Museum De Cruquius
The Museum De Cruquius (or Cruquiusmuseum) occupies the old Cruquius steam pumping station in Cruquius, the Netherlands. It derives its name from Nicolaas Kruik (1678–1754), a Dutch land-surveyor and one of many promotors of a plan to pump the Haarlemmermeer (Haarlem lake) dry. Like many well-educated men of his time, he latinized his name to Nicolaus Samuel Cruquius. During his lifetime the issue of the Haarlem Lake and how to pump it dry was international news, as the following excerpt from the Virginia Gazette on 31 May 1751 illustrates:
- "By a private letter from Rotterdam, we are told, that the Dutch Engineers, in their Plan for draining the lake of Haerlem, proposed to employ 150 mills for three Years, and had computed the Expence at a Million and Half of Florins, but that a German, who had been long employed in the Mines of Hungary and Hartz, had proposed to drain it with 50 machines, in 15 months, at a far less Expence; and that he has been ordered to erect one of those Machines, which, if it shall be found to execute what he has asserted, his Proposal will be immediately accepted."
Even 50 machines proved too expensive, so it was not until successful experiments with steam pumping stations, such as at nearby Groenendaal park in 1781, that serious plans resulted in three steam-driven pumping stations, including the one at Cruquius. As a tribute to former planners, the pumping stations of the Haarlemmermeer were named after them. The one at the mouth of the Spaarne river, near Heemstede, was called Cruquius. To service the mill, the workers who lived there founded the town of the same name. The dike was built in the 1840s, the pump started work in 1850 and in the three years that had been predicted a century before, the Haarlem lake was pumped dry. The pumping station Cruquius continued to work on and off until 1933, when it was made into a museum. The foreman's house was made into a café which it still is today.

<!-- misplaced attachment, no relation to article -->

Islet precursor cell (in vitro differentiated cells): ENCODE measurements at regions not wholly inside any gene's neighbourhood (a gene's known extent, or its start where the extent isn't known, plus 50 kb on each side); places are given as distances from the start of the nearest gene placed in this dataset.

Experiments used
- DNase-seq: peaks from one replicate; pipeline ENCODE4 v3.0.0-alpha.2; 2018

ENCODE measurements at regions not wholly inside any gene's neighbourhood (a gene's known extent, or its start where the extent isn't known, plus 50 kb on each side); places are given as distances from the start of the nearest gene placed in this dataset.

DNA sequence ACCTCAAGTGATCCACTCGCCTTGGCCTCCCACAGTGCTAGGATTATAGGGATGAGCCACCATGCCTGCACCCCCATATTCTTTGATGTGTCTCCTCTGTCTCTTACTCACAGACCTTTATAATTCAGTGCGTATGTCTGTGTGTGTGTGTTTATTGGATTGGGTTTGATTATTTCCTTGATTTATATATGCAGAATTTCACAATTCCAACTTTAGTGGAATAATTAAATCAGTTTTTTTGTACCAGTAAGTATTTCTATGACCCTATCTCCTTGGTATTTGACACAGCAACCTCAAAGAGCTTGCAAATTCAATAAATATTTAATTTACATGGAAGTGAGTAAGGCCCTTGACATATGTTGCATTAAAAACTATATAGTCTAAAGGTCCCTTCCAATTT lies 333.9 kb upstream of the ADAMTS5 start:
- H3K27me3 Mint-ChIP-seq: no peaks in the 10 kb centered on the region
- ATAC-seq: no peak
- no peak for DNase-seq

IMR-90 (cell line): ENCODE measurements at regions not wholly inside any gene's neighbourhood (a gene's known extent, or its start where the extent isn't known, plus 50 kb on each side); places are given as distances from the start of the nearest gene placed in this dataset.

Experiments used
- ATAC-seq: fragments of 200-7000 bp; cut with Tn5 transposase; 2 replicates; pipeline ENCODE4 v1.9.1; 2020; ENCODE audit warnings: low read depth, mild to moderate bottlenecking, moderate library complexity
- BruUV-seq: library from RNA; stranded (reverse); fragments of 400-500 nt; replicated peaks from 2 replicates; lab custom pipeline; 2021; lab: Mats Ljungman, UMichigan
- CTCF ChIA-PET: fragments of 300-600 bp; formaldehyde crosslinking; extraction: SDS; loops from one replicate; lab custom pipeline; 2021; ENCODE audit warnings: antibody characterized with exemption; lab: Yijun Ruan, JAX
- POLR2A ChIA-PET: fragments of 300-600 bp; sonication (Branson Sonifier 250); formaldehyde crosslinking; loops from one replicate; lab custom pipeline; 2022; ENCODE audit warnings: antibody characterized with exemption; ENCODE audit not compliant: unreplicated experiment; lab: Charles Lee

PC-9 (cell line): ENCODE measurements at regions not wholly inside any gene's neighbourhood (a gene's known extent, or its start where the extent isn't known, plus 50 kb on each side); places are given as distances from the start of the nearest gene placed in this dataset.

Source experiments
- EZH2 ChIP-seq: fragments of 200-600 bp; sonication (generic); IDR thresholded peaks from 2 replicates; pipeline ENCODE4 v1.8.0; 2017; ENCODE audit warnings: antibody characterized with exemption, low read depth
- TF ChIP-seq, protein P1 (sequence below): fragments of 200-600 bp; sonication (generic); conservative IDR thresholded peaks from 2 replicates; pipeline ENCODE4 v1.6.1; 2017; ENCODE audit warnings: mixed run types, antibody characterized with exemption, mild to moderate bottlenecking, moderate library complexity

The steam mill Cruquius is itself a Netherlands 'Rijksmonument' for the steam history of the engine within, and it has also been declared an Anchor Point of ERIH, The European Route of Industrial Heritage.  It is thought to be the largest steam engine – and certainly the largest beam engine – ever built. The engine was built by Harvey & Co, of Hayle, Cornwall. The diameter of the piston is 144 inches (3.7 m).
Outside, the ringvaart canal's system of sluices, mills, and bridges, are all part of the Stelling van Amsterdam, the main dike of which runs just north of Cruquius, through Vijfhuizen. Fort Vijfhuizen is used for art exhibitions and is a short walk north of the museum along the ringvaart. What is less known is that there is also a fort Cruquius, just south of the museum, that also has World Heritage status because of its link to the Stelling van Amsterdam.
|Dutch Rijksmonument 19918|
- "ERIH Entry: Steam Pumping Station De Cruquius". European Route of Industrial Heritage. 2014. Retrieved 15 January 2015.
- Gisolf, Robert J H (2009) . "Cruquius Monument". Retrieved 2009-06-03.
- "Cruquius Pumping Station (1849)". Landmarks. American Society of Mechanical Engineers. Retrieved 2009-01-18.
- "Haarlemmermeer Cruquius" (PDF). Haarlemmermeer Cruquius brochure. ASME. Retrieved 2009-01-18.
|Wikimedia Commons has media related to
Cruquius Pumping Station.
- Museum De Cruquius (Dutch) – official website
- Original Cruquius website – includes comprehensive details of the steam engine's design, operation and restoration; video clips of the engine in action; 3D computer simulations of the mechanism operating; photos, technical drawings, and more.